The design approach Bill and his partner David Homgren developed in the mid 1970's was an outcome of analyzing the growing dependence on industrial-agriculture methods resulting in the poisoning of land and water while removing topsoil from previously fertile land due to the reduction of biodiversity.  Their solution was published in their book "Permaculture One" in 1978.  Since then, the concept broadened from agricultural design to designing sustainable human habits.  There are even Permaculture Design Courses (PDC).

    Design starts with examining one's normal, everyday patterns.  When you go home, do you pull into the driveway and walk straight to the front door?  Or do you daily linger through all parts of the front yard?  My guess is it's likely you make a bee-line to the front door.  Does that mean you hardly ever visit the far reaches of your backyard where most people plant their vegetable gardens?  How likely is it you'll care for your vegetable patch if it isn't under your nose?  Why not plant an herb garden in the flower beds along the walk way instead?  You'll smell them every time you brush by.  This is just one example of rethinking where you plant your annual vegies.  And why does it need to be in neat rows?  Get creative!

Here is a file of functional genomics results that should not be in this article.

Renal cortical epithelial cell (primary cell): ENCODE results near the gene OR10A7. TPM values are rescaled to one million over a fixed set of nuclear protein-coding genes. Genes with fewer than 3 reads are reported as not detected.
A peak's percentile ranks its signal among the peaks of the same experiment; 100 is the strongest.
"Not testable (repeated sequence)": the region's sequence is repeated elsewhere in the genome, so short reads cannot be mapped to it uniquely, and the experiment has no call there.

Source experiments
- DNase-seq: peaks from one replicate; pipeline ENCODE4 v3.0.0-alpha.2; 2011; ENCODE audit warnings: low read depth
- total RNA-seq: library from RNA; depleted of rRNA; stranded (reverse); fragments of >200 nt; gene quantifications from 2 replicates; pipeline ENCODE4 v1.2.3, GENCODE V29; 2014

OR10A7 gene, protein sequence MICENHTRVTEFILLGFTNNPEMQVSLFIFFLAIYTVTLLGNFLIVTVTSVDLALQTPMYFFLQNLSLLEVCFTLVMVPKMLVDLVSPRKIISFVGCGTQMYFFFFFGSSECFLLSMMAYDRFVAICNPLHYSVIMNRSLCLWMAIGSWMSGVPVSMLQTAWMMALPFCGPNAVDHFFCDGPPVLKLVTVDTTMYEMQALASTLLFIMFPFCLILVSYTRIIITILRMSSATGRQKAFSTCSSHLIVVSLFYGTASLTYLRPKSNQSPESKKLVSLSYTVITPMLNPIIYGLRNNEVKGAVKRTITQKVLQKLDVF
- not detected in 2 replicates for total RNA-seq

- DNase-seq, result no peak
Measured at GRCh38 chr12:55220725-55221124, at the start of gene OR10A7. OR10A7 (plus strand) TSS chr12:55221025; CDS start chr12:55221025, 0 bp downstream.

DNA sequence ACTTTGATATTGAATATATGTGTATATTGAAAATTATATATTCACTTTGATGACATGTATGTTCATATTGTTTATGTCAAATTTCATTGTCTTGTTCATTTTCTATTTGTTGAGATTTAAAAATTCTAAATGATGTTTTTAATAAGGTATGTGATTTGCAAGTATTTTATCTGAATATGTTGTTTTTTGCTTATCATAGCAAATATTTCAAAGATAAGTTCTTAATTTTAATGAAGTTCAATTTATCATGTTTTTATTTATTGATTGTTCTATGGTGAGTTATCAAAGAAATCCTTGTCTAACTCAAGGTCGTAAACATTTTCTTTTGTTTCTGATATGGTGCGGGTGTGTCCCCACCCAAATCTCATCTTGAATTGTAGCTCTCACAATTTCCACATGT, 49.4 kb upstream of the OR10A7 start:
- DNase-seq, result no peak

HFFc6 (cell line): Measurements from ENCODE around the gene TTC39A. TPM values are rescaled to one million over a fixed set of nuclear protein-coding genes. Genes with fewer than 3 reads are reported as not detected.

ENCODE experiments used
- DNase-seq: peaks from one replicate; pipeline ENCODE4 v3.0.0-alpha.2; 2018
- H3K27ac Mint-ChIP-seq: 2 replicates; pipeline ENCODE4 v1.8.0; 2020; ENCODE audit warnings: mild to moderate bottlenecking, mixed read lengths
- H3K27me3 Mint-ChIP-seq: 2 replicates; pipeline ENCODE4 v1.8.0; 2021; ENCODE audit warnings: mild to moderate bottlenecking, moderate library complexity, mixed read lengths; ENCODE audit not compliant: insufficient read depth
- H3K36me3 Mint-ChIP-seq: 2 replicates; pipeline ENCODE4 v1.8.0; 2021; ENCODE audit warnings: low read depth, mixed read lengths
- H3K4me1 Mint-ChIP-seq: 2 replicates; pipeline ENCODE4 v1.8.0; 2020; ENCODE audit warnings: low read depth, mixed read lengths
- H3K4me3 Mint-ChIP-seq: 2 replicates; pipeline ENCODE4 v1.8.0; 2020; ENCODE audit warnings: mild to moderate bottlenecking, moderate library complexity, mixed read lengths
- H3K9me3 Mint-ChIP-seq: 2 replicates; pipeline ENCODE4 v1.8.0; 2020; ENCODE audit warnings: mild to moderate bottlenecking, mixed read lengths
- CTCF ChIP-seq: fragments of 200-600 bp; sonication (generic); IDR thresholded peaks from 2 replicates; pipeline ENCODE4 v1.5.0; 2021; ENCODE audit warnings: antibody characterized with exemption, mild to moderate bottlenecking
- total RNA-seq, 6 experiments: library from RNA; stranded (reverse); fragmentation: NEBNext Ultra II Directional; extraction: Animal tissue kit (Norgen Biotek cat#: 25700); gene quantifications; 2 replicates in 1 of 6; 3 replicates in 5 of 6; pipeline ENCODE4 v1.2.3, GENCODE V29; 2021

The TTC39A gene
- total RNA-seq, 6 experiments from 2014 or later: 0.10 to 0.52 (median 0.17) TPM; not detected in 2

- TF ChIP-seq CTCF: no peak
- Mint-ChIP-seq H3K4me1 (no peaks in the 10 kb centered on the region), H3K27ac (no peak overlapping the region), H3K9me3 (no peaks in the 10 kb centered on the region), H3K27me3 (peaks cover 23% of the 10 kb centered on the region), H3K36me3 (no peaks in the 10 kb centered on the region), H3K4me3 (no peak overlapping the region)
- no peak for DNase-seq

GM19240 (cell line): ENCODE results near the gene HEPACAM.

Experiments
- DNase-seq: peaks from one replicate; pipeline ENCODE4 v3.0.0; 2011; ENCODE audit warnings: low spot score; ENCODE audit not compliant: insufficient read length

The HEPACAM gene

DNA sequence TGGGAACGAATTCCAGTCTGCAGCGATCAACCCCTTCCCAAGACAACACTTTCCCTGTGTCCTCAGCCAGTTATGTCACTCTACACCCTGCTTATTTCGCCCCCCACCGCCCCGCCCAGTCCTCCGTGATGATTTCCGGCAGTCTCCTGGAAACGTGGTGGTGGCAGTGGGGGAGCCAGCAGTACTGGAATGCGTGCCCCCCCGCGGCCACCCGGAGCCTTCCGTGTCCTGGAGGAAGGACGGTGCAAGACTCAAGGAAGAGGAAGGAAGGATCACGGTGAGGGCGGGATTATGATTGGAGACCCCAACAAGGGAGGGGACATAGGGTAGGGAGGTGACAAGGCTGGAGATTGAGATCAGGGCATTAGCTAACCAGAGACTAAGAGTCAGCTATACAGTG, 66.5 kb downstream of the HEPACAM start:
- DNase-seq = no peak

Courtesy: Lyons, CO Permaculture Design Course
    To take the concept further, there is an emphasis in perennial edibles (trees, bushes, vines, etc.), native to the area while analyzing where the perennial should be placed for maximum benefit and synergy.  By going native, there is less labor involved.  I love that idea!